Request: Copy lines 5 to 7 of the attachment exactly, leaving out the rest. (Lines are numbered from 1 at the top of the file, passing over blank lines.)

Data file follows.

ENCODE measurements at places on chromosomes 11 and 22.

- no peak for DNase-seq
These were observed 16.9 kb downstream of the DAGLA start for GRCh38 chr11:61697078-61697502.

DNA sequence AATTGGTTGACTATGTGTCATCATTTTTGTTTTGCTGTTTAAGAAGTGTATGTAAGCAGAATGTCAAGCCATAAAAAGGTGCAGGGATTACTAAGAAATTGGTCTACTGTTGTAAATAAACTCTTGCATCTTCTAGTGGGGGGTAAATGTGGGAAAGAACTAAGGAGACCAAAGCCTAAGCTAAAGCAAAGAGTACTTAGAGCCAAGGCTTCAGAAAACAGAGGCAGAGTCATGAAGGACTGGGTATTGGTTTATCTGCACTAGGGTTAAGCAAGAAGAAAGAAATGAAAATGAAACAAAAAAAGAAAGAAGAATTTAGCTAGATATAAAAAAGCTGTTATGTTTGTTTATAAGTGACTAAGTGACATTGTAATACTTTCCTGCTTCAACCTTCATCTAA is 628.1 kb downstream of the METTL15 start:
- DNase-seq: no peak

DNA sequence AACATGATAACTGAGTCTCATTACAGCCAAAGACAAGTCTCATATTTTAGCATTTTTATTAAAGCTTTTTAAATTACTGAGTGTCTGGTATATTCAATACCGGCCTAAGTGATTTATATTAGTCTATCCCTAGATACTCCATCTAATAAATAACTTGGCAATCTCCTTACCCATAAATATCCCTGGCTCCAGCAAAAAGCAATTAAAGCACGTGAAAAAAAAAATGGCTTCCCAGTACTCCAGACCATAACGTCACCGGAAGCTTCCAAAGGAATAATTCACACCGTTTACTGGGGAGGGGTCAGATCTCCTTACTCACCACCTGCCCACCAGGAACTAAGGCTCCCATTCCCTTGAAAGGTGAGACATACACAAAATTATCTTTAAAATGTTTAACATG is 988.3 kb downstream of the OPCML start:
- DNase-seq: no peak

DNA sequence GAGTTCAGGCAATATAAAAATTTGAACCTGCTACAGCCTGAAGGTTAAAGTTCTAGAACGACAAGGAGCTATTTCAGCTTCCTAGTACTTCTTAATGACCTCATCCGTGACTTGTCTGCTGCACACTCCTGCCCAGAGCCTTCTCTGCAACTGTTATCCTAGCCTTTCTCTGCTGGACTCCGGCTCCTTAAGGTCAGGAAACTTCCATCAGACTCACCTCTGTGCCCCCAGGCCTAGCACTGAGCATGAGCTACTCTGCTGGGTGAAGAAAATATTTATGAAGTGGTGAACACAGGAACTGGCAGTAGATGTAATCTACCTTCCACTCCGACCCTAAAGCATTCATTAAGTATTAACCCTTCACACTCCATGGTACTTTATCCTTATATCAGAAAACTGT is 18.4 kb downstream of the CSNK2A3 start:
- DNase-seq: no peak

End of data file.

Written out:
- DNase-seq: no peak

DNA sequence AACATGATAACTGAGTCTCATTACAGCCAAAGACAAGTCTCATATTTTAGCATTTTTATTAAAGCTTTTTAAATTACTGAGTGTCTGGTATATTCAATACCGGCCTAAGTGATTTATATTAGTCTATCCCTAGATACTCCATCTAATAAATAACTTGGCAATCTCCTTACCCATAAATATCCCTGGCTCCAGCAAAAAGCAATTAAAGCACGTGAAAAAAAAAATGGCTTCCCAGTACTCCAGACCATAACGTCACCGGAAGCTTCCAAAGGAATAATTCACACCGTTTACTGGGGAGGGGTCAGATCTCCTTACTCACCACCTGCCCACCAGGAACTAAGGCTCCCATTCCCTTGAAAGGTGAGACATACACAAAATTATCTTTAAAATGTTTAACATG is 988.3 kb downstream of the OPCML start:
- DNase-seq: no peak